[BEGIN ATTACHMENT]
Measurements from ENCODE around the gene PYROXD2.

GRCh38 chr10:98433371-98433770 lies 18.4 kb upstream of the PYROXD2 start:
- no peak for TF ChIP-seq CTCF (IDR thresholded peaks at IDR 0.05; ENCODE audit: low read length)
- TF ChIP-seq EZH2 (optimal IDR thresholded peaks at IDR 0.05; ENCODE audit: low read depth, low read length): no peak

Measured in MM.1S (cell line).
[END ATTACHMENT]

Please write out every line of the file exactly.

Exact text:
Measurements from ENCODE around the gene PYROXD2.

GRCh38 chr10:98433371-98433770 lies 18.4 kb upstream of the PYROXD2 start:
- no peak for TF ChIP-seq CTCF (IDR thresholded peaks at IDR 0.05; ENCODE audit: low read length)
- TF ChIP-seq EZH2 (optimal IDR thresholded peaks at IDR 0.05; ENCODE audit: low read depth, low read length): no peak

Measured in MM.1S (cell line).